~ Archive for Randomised Coffee Trials ~

Can Serendipity Truly Be Strategy?


Since 2012, I have been involved in the seemingly contradictory practice of “Designing Serendipity.”  For many, serendipity is simply an inexplicable lucky accident.  Such a view is neither useful nor historically accurate.  Horace Walpole coined the term in 1754 to describe the ‘faculty of making happy and unexpected discoveries by accident.’  It is in this sense that Pedro Medina speaks of Serendipity as a Style of Life and Greg Lindsay of Engineering Serendipity.  This line of thinking is succinctly conveyed by Roman Philosopher Seneca in the saying, “Luck is what happens when preparation meets opportunity.”

Take for example the old saying that finding a penny on the ground is good luck.  While the “lucky accident” view of serendipity might see this as foreshadowing good things to come, I would suggest a better interpretation would envision serendipity as strategy.  Someone who is aware of their surroundings is more likely to see the penny as well as other good fortune coming their way than someone that does not keep an eye out for opportunities around them. (more…)

Go Fika Yourself: A Proven Way to Work Better


Co-authored with Jennifer Gore.

Job-related stress is causing companies hundreds of billions of dollars each year. According to one study, 78 percent of workers put their stress levels at medium to very high, and some of them have missed a day of work (31 percent) or even quit their jobs (40 percent) because of it.

But not in Sweden. And the reason why may be as simple as a cup of coffee.

Swedish culture has a marvelous tradition known as “fika.” While it roughly translates to drinking coffee, it is much more than that. Fika is a scheduled opportunity to slow down to connect and bond with others. As Carl Honoré has said in his TED talk, In Praise of Slowness, “by slowing down at the right moments, people find that they do everything better.” To many in the US this may all sound like a waste of time, but a recent BBC article highlights how this workplace tradition may in part, according to OECD data, contribute to Sweden’s higher productivity than countries known for their long work hours such as the US, Japan and Korea.
Continue Reading via The Huffington Post

A Simple Tool to Help M&A Integration – Randomised Coffee Trials


By Darko Lovric & Michael Soto, originally published on LinkedIn.

M&A activity is one of the most consequential bets a leader can make in shaping the future of mature organizations. The required commitment of time, resources and reputation for such an undertaking invite careful deliberation and analysis, usually leading to a strong internal and external rationale. And yet, most M&A activity falls far short of its intent (with most surveys claiming between 70% and 90% failure rate), often with serious consequences for both the organization and its leadership.

While biases and short-term interests can create various types of overconfidence, it would be surprising if that were the whole story. Most likely, many M&A decisions that are strategically sound falter at the point of execution. (more…)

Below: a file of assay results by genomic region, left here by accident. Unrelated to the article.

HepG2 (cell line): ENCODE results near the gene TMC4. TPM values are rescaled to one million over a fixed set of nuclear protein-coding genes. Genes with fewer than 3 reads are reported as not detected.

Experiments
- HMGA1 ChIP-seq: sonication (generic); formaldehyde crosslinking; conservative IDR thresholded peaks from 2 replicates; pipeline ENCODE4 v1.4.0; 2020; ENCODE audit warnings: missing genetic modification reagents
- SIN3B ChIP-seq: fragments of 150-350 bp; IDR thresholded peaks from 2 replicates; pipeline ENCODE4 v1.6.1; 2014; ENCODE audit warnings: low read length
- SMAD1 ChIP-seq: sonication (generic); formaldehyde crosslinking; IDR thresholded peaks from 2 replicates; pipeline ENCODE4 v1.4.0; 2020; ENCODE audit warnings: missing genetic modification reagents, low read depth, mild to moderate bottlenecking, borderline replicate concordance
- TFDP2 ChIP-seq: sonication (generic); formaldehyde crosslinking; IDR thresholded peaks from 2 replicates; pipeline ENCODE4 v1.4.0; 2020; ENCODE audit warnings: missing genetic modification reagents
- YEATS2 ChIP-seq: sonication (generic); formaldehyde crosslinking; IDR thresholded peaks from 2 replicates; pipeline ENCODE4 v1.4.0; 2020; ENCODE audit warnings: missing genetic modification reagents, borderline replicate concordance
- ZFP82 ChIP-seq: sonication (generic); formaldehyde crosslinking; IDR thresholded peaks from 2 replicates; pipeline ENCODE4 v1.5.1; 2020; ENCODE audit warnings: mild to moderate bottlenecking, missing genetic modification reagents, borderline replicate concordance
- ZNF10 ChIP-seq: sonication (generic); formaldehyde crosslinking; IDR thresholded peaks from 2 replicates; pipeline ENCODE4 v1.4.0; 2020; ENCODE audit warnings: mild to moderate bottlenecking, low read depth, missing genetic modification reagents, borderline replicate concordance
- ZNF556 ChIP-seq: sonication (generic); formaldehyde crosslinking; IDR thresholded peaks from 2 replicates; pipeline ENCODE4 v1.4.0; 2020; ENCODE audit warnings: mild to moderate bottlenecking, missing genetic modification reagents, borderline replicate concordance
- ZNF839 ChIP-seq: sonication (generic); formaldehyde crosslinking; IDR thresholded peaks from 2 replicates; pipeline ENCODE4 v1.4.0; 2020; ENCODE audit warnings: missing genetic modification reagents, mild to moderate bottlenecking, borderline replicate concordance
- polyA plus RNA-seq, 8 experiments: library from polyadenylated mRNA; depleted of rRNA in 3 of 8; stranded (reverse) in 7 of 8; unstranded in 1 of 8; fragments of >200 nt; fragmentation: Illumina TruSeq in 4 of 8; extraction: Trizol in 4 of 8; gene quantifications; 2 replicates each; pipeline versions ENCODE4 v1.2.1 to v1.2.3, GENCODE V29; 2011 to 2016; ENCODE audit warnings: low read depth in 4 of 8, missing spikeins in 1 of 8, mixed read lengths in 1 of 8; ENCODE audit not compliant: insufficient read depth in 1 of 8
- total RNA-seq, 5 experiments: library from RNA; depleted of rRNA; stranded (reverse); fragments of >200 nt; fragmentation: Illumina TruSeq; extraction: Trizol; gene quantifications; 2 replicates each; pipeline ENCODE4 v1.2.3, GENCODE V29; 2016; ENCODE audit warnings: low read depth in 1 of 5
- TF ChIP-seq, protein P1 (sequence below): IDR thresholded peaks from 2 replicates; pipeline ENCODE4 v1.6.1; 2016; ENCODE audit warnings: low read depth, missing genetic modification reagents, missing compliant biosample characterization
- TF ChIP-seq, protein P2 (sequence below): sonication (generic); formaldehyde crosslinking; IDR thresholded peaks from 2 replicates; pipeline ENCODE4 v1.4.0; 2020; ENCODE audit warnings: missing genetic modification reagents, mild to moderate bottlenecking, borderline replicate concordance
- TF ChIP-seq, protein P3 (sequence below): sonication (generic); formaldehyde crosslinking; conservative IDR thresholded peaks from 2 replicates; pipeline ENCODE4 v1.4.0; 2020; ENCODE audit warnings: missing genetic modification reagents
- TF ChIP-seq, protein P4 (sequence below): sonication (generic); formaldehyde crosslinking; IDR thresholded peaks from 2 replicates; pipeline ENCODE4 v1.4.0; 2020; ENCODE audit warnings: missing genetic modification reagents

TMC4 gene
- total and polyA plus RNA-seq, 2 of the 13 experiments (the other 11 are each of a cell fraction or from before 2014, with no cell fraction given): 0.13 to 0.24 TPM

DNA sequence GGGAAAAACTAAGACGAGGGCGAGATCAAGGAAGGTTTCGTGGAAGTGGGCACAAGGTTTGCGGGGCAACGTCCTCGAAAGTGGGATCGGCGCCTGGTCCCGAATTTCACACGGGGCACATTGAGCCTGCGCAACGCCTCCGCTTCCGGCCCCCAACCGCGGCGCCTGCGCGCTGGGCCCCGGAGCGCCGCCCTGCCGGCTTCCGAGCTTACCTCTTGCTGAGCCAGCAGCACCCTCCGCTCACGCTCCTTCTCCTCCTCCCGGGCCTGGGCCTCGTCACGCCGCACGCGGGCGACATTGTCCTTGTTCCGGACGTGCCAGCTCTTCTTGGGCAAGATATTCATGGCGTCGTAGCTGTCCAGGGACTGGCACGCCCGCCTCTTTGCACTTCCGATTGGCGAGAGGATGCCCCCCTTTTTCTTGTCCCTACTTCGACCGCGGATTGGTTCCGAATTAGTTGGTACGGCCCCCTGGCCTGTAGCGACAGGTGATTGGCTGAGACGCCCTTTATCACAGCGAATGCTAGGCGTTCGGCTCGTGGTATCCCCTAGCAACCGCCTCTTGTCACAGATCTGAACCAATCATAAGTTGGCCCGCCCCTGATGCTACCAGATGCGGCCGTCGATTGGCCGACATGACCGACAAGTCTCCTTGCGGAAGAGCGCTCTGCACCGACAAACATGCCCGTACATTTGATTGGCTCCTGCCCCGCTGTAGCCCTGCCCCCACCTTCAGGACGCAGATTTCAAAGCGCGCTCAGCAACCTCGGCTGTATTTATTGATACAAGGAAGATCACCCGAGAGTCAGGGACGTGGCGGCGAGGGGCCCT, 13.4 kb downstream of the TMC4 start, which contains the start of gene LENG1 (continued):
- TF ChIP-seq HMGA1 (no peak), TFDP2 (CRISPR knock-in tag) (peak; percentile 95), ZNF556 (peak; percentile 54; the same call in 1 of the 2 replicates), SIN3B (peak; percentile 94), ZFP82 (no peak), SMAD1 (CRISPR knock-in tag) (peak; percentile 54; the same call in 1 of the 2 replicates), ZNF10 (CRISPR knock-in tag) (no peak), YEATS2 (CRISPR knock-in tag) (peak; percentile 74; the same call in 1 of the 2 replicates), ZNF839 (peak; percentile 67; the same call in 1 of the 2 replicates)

The Art & Science of Network Weaving


In September 2012, Jon Kingsbury and I sent out an all-staff email to our Nesta colleagues inviting them to participate in an initiative we called Randomised Coffee Trials (RCTs) to encourage staff to speak and connect with co-workers outside their daily routines.

We never expected RCTs to be anything more than a pet project internal to Nesta, otherwise we might have chosen a more intuitive name. To our surprise, over the past three years it has been highlighted in Harvard Business Review[1] and led to initiatives at the National Health Service[2], the United Nations Development Program[3] and the International Federation for the Red Cross and Red Crescent[4] among many other organisations[5].

Continue reading via Nesta, the UK innovation foundation.

To Happy Coincidences and Unexpected Surprises


There has been an overwhelming response to my last blog about Nesta’s Randomised Coffee Trials, with responses received from various countries, UK government bodies, multilateral organisations, academics, NGOs, small companies and multinational companies.

In this post, I try to pull together some of the highlights from those conversations as well as flesh out some of the characteristics that made RCT successful.

Continue reading via Nesta, the UK innovation foundation

Institutionalising Serendipity via Productive Coffee Breaks


Inspired by Pedro Medina’s discussion of serendipity*, Nesta’s Randomised Coffee Trials (RCT) initiative responds to Pedro’s dual challenge of appreciating the benefits of serendipity and the need to ‘build new fishing systems**.

Nesta staff that have opted-in are sent a weekly randomised match with another Nesta staff member and the two are invited to grab a coffee together. There are no requirements or obligations regarding the topics discussed, some RCTs are spent entirely on work-related matters, others are entirely personal in nature.

Continue reading via Nesta, the UK innovation foundation

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